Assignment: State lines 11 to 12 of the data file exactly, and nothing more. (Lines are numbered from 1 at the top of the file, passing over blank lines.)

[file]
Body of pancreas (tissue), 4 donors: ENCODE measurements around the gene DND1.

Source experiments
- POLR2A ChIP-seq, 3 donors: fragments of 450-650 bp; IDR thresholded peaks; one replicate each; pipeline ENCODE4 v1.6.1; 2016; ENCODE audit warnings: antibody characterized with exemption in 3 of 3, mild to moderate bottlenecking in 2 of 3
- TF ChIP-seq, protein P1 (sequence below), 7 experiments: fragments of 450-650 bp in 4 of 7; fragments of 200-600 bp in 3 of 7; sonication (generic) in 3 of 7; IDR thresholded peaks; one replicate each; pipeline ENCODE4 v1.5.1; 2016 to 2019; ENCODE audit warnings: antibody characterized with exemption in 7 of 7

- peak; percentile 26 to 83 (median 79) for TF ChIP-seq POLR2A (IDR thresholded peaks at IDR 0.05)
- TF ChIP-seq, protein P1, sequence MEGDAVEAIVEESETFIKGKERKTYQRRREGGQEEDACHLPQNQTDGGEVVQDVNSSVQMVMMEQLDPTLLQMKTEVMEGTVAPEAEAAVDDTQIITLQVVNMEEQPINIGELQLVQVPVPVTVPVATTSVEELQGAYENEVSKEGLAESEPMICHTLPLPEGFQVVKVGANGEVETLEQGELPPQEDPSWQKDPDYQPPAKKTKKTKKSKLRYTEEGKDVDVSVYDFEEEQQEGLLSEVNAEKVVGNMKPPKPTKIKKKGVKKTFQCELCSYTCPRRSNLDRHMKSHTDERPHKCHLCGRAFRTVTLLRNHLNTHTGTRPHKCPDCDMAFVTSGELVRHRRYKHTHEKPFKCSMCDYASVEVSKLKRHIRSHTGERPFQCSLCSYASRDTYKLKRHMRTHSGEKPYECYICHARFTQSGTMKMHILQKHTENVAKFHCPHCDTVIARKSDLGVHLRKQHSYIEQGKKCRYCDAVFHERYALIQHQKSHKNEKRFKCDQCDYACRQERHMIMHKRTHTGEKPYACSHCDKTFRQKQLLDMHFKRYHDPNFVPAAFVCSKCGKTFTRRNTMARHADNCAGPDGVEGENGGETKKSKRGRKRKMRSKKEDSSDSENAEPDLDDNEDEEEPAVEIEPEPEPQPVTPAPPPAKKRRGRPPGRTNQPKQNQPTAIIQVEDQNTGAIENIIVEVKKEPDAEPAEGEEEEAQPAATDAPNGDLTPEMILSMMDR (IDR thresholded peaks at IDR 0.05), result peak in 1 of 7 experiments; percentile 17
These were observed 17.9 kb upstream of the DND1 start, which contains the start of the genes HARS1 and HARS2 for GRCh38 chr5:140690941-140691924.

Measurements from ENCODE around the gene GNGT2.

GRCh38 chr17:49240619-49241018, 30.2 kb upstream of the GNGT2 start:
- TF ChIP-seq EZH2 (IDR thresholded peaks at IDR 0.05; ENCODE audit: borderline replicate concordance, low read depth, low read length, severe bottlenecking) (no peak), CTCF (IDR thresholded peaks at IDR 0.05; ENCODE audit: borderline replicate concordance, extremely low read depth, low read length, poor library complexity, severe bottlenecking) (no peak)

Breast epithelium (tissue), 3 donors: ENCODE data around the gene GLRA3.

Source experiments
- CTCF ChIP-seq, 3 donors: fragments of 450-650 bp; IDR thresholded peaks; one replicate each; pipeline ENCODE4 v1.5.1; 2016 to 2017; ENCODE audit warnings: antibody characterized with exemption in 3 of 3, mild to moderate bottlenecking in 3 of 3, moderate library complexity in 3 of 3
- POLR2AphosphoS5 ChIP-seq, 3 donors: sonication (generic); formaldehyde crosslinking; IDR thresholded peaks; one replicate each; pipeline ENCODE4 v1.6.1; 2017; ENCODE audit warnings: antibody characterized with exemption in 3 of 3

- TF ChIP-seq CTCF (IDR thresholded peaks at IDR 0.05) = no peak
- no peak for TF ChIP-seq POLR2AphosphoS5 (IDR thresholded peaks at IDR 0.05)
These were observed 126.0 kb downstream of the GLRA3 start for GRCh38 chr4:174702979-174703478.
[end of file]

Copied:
Breast epithelium (tissue), 3 donors: ENCODE data around the gene GLRA3.

Source experiments